There's a lot happening at Walt Disney (NYSE:DIS) these days, even if some of its businesses aren't in top form. Its ascending Disney+ service scored another crowd-attracting hit last week with the big-ticket debut of Hamilton. Pro basketball and soccer players arrived at Disney World in Florida earlier this week to resume their athletic endeavors. This weekend we have Disney World opening half of its parks to day guests for the first time in four months. 

Some media companies have thrived in this pandemic, flexing their entertainment muscles to deliver at-home escapism. Disney is as powerful as they come when it comes to its intellectual properties, but that hasn't been enough. The stock has declined 17% in 2020, down 22% since hitting all-time highs just before the Thanksgiving holiday last year. The shutdown of its theme parks worldwide and the shutdown of projectors at multiplex operators have eaten into what were two of Disney's three major business segments in fiscal 2019. Disney is still a millionaire-maker with an enviable collection of assets, but it has a long road back to where it was in peak form. 

Mickey and Minnie Mouse -- nose to nose -- on Main Street at Disneyland in California.

Image source: Disney.

Building a better Mickey Mouse trap 

Disney is a huge media mogul, with $78.2 billion in trailing annual revenue. It was seemingly a well-diversified player with industry-leading media networks, theme parks, and studio entertainment segments, but the pandemic made it mortal on most fronts. Its minority-owned resorts in Hong Kong and Shanghai closed in late January, and by the second weekend in March all of its resorts worldwide were shuttered. Movie theaters also closed down, eliminating the lucrative initial theatrical release window of its big-budget films. 

Disney's collection of media networks that includes ABC, Disney Channel, and a majority stake in ESPN is holding up better than the other two segments, but there are pressure points. Advertisers aren't going to be spending as much money during a recession, and the pandemic itself has slowed the production of new filmed content.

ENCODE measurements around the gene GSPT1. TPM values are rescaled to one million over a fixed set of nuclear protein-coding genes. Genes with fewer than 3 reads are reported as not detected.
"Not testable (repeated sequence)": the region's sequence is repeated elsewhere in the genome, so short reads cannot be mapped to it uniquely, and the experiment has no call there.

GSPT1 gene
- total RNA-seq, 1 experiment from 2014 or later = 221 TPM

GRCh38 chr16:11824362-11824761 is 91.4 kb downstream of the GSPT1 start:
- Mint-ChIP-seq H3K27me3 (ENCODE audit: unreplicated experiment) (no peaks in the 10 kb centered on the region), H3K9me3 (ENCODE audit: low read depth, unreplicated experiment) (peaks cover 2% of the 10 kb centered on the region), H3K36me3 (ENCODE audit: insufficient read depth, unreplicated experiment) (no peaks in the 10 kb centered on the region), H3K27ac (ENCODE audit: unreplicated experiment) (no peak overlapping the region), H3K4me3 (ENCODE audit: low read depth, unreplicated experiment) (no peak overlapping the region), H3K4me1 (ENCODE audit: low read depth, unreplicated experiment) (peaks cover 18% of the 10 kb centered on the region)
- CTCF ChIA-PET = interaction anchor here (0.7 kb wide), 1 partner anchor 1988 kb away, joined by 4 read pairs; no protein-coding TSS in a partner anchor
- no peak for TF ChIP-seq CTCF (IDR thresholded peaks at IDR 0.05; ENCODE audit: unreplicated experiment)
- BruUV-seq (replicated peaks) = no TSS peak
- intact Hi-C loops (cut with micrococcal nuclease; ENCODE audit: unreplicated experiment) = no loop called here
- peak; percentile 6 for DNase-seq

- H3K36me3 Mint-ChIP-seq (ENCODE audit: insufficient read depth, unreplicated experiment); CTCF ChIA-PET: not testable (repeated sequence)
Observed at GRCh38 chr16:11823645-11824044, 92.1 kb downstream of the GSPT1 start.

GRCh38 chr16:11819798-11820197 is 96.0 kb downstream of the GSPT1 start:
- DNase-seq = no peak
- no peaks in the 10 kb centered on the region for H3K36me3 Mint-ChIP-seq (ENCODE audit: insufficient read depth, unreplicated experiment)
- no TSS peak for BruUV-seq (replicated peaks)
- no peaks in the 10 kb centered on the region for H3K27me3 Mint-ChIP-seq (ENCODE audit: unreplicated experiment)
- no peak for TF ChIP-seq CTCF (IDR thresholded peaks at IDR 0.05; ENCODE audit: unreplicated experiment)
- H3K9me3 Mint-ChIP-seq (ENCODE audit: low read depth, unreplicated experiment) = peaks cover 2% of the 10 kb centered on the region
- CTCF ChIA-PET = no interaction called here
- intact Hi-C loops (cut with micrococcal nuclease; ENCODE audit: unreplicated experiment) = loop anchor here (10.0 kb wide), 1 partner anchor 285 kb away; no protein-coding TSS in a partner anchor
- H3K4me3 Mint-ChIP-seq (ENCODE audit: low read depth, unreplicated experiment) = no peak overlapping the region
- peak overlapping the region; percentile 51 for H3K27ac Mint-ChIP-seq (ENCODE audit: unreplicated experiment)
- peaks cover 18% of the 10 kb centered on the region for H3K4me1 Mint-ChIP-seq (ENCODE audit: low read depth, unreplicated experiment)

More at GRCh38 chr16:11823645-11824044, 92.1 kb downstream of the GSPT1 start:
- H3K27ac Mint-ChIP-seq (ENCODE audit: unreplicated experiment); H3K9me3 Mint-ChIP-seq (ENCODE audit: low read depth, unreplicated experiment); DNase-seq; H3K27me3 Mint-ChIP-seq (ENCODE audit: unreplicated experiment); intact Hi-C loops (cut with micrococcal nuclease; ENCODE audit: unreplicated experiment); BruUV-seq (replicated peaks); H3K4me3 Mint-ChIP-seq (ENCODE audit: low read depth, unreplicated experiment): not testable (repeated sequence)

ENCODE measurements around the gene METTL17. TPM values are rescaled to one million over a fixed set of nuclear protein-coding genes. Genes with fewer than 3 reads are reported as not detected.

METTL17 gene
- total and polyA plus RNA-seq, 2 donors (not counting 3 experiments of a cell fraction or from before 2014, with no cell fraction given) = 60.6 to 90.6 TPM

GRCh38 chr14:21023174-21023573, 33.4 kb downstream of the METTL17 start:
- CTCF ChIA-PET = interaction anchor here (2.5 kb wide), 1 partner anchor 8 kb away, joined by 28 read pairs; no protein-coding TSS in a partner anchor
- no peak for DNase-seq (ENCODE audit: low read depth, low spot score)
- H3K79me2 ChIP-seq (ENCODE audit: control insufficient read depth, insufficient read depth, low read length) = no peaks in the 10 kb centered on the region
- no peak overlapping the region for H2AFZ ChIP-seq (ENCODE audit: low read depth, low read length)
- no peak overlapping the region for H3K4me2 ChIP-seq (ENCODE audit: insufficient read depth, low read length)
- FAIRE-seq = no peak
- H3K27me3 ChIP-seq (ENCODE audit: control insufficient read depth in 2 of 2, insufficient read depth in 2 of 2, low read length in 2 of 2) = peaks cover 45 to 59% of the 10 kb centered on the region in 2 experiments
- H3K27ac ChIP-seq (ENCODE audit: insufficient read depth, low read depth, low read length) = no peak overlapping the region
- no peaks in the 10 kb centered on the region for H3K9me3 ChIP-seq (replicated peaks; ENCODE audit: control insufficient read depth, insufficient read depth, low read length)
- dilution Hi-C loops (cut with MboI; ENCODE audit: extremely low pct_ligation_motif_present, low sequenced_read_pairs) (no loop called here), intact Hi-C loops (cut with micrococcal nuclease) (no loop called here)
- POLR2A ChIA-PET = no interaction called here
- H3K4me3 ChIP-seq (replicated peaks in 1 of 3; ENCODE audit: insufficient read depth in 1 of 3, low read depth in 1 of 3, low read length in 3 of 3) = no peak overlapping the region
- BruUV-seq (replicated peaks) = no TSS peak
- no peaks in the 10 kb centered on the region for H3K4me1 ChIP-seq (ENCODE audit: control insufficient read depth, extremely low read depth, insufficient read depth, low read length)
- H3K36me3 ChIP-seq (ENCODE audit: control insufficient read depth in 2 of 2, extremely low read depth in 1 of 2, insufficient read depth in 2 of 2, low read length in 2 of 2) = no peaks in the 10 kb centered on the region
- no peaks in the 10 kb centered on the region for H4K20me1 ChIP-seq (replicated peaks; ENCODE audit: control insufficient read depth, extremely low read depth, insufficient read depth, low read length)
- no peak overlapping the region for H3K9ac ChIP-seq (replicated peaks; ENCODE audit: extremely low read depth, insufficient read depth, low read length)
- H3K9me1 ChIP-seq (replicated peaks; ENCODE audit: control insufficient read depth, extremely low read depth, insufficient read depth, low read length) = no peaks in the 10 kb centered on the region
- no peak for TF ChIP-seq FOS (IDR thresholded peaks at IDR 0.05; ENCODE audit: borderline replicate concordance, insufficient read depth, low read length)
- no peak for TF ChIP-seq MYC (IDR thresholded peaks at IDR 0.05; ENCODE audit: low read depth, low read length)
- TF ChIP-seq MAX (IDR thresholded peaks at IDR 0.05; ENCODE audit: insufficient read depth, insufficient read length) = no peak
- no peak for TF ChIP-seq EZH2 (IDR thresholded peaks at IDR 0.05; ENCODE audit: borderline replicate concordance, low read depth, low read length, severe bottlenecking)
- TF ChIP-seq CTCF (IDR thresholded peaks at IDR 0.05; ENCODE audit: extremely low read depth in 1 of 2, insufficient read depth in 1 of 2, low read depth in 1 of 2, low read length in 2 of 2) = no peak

It's not all bad news. Disney's fourth largest segment in fiscal 2019 -- direct-to-consumer and international -- has seen its revenue nearly quadruple through the first half of fiscal 2020, overtaking studio entertainment as the new bronze medalist. Disney+ is a big reason for the segment's surge. 

Direct-to-consumer and international is also the only segment to have produced an operating deficit through the first six months of fiscal 2020, but that will change with the expected losses for its theme parks and studio entertainment businesses for the balance of this fiscal year. Disney as a whole is going to post losses in its next two quarterly reports, but Wall Street unanimously sees a return to healthy profitability in fiscal 2021. 

Disney's ability to be a millionaire-maker relies largely on the pandemic's trajectory. It's weighing on Disney's financial performance and stock right now, but Disney should emerge at the other end of this even stronger than it was when COVID-19 thawed out its once hot prospects. 

Disney+ will only keep growing its global audience. Disney's the company behind all six of last year's highest-grossing films, and the studio entertainment segment will stay on top in the future. Theatrical releases may lose some of their shine, but digital distribution of fresh releases offers big potential with the benefit of direct delivery. Disney's theme parks will return to form once COVID-19 fades, and in the lull the company continue to build out bar-raising attractions. 

There's no denying the near-term pain, but Disney could be a year if not two away from being a much stronger company than it was when its stock was peaking late last year. Content is king. Intellectual property is a kingdom. Disney will return to form as an iconic media stock bellwether -- and a millionaire-maker.